Tissa faces daily threats, fears loss of eyesight

 (Sunday Times 16th Nov)
When the case of senior journalist J. S. Tissainayagam who has been detained for more than eight months was taken up last Friday in the Colombo High Court, the Judicial Medical Officer summoned to give evidence in the case was not present.

Summons was re-issued on the JMO to be present when the case is next taken up on Tuesday.
Earlier in the week the testimony of Mr. Tissainayagam was concluded. Mr. Tissainayagam testified that he had a serious eye condition. He said that he had degenerative myopia from the age of seven and a serious accident when he was 18 led him to have detached retina in both eyes.

He said after the operation he had only about 50% vision in both eyes and that doctors had advised him to be very careful that any sudden movement or fall or blow to the head could make the condition recur and he could lose his eyesight. Mr. Tissainayagam said had informed the Terrorist Investigation Division (TID) officers about his eye condition very early on in his detention.

He said, however, TID officers had threatened him saying he would be beaten up like the other detainees and therefore he was very afraid that he would go blind if the TID officers did beat him. He said he was threatened on a daily basis.

In cross-examination, State Counsel produced several documents and statements that Mr. Tissainayagam was said to have signed on March 7, the day he was detained by the TID. Mr. Tissainayagam denied that it was his signature on the documents clearly stating that he signed in the English language and therefore the signature on the documents could not be his.

State Counsel also questioned him as to whether he had visited the Wanni with the permission of the Government. Mr. Tissainayagam answered in the affirmative that he had visited the Wanni as a journalist. The State also questioned him on articles he had written in November 2007 after LTTE political head S. P. Thamilselvan’s death and asked him to read out portions of the article. Mr. Tissainayagam did read out his article and he said he stood by it and added as a journalist he had expressed his views.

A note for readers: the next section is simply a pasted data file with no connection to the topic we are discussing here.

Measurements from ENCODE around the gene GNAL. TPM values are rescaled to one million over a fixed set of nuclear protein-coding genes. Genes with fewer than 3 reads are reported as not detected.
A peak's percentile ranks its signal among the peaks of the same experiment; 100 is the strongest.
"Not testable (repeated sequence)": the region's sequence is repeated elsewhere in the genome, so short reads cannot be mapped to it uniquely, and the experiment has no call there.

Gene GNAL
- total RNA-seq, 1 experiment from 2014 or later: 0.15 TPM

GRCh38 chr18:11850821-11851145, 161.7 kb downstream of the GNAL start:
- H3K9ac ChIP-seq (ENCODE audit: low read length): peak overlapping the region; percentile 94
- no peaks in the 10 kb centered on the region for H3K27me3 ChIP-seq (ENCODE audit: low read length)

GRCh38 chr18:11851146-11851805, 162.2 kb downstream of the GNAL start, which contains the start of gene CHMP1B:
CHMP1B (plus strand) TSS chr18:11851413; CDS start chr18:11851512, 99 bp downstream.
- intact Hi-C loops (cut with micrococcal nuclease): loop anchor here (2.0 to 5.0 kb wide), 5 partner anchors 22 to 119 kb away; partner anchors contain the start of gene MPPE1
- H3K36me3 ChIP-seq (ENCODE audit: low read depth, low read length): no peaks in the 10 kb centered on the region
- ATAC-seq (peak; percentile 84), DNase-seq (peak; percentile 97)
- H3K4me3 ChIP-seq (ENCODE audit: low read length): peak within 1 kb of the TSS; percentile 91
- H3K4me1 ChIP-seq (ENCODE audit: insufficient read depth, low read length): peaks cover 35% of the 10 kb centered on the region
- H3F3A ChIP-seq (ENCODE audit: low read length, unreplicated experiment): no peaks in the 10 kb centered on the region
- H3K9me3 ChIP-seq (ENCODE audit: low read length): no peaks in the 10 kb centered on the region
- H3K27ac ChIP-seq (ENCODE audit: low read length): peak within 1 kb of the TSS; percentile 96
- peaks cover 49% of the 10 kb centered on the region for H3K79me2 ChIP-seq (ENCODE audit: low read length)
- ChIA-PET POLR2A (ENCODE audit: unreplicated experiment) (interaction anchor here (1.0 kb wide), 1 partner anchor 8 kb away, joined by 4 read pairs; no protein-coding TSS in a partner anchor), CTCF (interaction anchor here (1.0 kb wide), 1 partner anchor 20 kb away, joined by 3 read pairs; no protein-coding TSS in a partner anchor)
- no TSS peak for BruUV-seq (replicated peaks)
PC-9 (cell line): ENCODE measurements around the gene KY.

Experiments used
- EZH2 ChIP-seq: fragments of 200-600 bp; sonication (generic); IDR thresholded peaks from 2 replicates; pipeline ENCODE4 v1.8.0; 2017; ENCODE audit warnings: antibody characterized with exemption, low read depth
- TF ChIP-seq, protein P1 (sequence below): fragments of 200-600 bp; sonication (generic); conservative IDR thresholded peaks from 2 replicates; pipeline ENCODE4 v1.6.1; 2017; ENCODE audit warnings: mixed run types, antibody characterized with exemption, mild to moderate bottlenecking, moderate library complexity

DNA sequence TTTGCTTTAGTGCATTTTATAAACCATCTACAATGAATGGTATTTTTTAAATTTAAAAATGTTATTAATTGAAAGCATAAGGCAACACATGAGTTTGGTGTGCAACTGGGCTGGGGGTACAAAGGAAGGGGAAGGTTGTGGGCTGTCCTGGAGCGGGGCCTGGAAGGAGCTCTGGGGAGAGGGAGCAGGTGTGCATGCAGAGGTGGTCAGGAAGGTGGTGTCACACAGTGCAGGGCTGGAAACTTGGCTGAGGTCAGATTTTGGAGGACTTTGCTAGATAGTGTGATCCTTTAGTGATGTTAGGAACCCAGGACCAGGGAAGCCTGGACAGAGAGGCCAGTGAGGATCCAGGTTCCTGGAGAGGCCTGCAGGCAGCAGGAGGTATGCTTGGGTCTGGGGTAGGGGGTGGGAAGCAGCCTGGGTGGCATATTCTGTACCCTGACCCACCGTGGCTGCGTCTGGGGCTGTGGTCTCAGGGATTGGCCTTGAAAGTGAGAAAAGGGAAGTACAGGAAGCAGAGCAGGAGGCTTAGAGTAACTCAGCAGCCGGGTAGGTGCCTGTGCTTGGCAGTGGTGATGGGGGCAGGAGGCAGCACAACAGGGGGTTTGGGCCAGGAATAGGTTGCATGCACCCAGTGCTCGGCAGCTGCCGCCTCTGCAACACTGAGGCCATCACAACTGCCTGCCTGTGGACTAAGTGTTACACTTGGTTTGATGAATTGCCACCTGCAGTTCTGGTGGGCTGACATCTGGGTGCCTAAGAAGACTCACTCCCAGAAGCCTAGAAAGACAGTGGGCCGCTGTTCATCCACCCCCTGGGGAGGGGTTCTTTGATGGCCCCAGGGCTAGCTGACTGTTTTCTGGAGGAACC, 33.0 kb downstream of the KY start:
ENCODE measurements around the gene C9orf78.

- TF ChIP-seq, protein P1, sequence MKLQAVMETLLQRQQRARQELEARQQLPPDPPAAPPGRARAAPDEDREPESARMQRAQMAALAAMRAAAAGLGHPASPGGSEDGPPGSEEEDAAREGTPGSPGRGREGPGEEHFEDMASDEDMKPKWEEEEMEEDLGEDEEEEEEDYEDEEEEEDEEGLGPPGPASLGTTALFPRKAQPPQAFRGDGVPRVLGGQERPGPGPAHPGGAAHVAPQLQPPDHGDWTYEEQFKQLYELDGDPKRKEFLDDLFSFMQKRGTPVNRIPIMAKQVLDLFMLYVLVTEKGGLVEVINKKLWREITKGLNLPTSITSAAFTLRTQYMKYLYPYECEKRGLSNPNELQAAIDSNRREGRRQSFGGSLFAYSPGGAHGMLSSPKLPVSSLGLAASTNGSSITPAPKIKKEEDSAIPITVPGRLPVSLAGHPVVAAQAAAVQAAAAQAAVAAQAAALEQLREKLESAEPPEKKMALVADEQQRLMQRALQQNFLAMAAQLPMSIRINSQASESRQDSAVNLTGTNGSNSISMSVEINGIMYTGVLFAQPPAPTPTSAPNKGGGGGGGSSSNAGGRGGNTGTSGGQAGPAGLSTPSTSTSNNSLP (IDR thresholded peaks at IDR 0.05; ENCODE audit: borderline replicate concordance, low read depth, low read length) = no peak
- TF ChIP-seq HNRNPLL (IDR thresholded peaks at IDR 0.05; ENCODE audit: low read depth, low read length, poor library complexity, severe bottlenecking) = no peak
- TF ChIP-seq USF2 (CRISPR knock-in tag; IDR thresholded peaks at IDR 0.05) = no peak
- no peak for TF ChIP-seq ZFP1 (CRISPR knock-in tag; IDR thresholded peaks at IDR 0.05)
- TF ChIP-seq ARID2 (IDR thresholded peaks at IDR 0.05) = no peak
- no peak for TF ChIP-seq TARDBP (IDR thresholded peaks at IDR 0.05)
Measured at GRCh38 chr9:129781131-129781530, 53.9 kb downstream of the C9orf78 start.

Mr. Tissainayagam also said that on May 9 after he had seen his colleague Jasikaran being tortured, he had been told the same would happen to him. That was why he wrote down what was dictated to him by a TID officer, he said.

The prosecution’s position was that Mr. Tissainayagam was lying on this point. However when the defence attempted to mark the JMO’s report detailing Jasikaran’s torture on May 9 the prosecution objected and the objection was sustained. Therefore the defence asked for the JMO who had given the report to be called as a witness. The prosecution then said that it too would be calling other JMOs who had seen Jasikaran.

The trial will resume on Tuesday. Counsel Anil Silva with M.A. Sumanthiran, Nalin Ladduwahetty and Ms. Charmaine Gunaratne appeared for journalist Tissainayagam. State Counsel Sudarshana de Silva with Miss Samalka Samarasinghe appeared for the TID.

Meanwhile, the International Federation of Journalists (IFJ) had launched a campaign in September to end Mr. Tissainayagam’s detention as it said the case was a trial of the freedom of expression. As a part of that campaign they had produced a video depicting Mr. Tissainayagam going to the Magistrate’s Court and the show of solidarity witnessed outside the Magistrate’s Courts. However two weeks ago the video clip on UTube had been blocked by unknown persons.